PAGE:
Today’s Headlines

  • SUV Yellow Cab Driver Kills 87-Year-Old Man on Lower East Side (Post)
  • De Blasio on 111th Street: “This Plan Is Ready to Move, So We’re Going to Move It” (DNA)
  • NYT to Cuomo: Sheridan Expressway Replacement Must Be a Livable Street
  • Albany Lawmakers Are Hot to Pass an Uber Bill (Politico)
  • Rockaway Ferry Service to Begin in June, Start Dates for Other Routes TBD (AMNY)
  • NYC Taxpayers Spend Hundreds of Millions to Maintain Bridges Drivers Use for Free (DNA)
  • TransAlt and Gothamist Announce Winner of 14th Street Design Contest (AMNY)
  • Chair of CB 9 Committee That Muffed Vote: There Will Be “No Bike Lane” on Franklin Ave. (DNA)
  • Driver Distraction and Failure to Yield Are Leading Causes of Crashes in Staten Island (Advance)
  • Drunk Internal Affairs Officer Crashes NYPD Vehicle in Queens (News)
  • Motorists, Civilian and Police, Are Determined to Park Illegally on Jay Street (Bklyn Paper)

More headlines at Streetsblog USA

  • ItsEasyBeingGreen

    Which 111th plan is moving forward?

  • Larry Littlefield

    Not as smart as Cuomo. In the Metroplex, they actually announced they were proposing to siphon money from mass transit to pay for underfunded pensions in other categories. The MTA Board equivalent symbolically voted it down.

    All such shifts, of course, are in addition to mass transit service cuts due to mass transit pension increases/underfunding. And remember, at the end of the Voice article Samuelson implied he hasn’t given up on 20/50.

  • If Fred Baptise can completely rule out a bike lane ever going on Franklin Avenue, that’s an act of bad faith that shows he shouldn’t serve on his community board, at least not as the chair of the transportation committee. And it’s more proof that the process for fixing dangerous streets is completely broken. DOT has a moral obligation to stop begging these boards for approval before they’ll act. It’s 2017. Bike lanes are nothing new. They work. It’s time to fix this already.

  • Jeff

    Sounds like the “compromise” one which arbitrarily removes the crosswalks and adds a lane of traffic just to prove a point about how awesome motor vehicles are:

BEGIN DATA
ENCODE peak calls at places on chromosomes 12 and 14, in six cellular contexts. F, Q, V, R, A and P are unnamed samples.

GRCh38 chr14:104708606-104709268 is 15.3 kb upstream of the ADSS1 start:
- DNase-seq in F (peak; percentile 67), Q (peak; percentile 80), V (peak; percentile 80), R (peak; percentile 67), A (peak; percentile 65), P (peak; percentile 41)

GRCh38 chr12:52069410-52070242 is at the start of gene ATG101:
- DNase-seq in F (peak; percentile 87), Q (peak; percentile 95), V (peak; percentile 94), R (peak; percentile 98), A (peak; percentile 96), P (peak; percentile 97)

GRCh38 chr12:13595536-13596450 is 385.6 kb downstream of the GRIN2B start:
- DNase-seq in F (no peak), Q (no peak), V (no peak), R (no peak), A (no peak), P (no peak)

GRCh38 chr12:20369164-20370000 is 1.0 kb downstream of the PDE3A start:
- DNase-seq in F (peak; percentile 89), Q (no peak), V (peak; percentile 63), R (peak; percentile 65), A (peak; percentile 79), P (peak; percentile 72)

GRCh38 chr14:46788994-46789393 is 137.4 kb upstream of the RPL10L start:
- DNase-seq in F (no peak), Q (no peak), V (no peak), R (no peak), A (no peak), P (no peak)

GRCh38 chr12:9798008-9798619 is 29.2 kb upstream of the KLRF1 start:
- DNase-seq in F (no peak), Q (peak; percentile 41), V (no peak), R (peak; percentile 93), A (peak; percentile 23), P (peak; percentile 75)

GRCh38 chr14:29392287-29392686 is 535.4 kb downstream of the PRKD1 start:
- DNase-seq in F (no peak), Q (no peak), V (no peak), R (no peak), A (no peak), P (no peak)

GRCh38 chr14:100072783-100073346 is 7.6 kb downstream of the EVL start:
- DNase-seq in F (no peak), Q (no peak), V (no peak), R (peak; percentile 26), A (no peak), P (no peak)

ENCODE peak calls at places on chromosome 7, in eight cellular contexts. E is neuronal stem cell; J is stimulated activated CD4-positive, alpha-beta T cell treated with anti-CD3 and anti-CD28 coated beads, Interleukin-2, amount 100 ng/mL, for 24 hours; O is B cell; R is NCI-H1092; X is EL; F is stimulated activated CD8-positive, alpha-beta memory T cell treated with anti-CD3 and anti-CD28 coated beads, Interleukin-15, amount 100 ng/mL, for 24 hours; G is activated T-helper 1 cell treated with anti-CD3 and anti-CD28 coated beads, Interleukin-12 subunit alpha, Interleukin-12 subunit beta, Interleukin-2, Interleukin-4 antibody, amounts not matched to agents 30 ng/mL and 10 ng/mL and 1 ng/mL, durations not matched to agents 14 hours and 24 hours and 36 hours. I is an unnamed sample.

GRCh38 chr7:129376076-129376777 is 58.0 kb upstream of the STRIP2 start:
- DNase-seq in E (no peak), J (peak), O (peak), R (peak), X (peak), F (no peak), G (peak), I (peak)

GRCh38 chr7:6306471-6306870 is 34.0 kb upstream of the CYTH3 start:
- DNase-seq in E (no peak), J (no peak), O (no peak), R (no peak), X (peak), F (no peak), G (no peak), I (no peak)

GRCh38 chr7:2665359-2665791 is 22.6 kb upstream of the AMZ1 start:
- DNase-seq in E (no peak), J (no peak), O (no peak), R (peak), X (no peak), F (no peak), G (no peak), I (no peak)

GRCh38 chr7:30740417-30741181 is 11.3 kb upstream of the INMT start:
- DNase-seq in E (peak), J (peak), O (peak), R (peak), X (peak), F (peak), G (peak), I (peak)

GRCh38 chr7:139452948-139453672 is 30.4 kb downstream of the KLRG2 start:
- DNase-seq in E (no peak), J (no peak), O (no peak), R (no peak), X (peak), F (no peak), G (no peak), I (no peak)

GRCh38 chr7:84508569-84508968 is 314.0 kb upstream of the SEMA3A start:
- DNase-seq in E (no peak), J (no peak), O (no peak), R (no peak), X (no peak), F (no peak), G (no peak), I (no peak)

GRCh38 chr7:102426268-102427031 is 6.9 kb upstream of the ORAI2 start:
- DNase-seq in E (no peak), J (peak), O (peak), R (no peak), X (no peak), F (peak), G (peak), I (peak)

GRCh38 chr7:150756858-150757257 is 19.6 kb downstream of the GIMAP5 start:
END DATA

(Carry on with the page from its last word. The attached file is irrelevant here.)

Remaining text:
“It’s been a long process, at times contentious, but … last year DOT and the elected officials and the advocates in the community came together on a compromise proposal on 111th that we all signed off on,”[Trottenberg] said.

  • Guest

    Apparently the bike-ped expansion on the Brooklyn Bridge is not in the budget.

  • sbauman

    Short of taking away traffic lanes, the bike-ped expansion was probably a non-starter for engineering reasons.

    The Brooklyn Bridge’s load constraint is severe. It’s unlikely the Bridge could have simultaneously supported: the extra dead weight of the deck expansion; the extra live load of additional pedestrians and cyclists; and the existing live load of automobile traffic.

  • Larry Littlefield

    So much for it being eight times as strong as it needed to be, and carrying a railroad, which is what was said in the 1880s.

    Taking away lanes from motor vehicles may be necessary in the end as it is. Trucks and buses are already banned.

  • Urbanely

    Re: NYC Taxpayers spend hundreds of millions to repair bridges that Drivers use for free

    I know that drivers are not paying the actual cost of using/maintaining the bridges (which absolutely needs to be addressed) but drivers do pay taxes. The headline makes it seem like drivers are somehow separate from taxpayers.

  • Flakker

    Not necessarily. Commuters from outside the city do not pay city taxes unless they are city employees, and some percentage of people who drive are essentially in a black market economy, avoiding tax. Most obviously and most damagingly, intercity trucks drive through but do not pay for these bridges.

  • Urbanely

    Since we don’t know the actual numbers for any of those categories, I think it would have been fair to say “some” drivers.

  • Vooch

    reallocating one of six motor lanes to cyclists would increase the through put of the BB by at least 30%

    This can easily be done without harming the sacred private car leeches because BB motor traffic peaked over a decade ago.

    A 10′ bike lane would carry 7,500 cyclists peak hour versus around 1,600 cars.

    plus if the cyclists were provided appropriate roadway, the pedestrian traffic would also increase

    As everyone knows, the inclusion of private cars on the East River Bridges reduced through put to 1/3 versus without private cars.

    If one really wanted to reduce congestion and improve mobility, one would simply ban private cars from the East Bridges and reallocate 1/3 lanes to buses, 1/3 to cyclists/pedestrians, and 1/3 to commerical motor vehicles,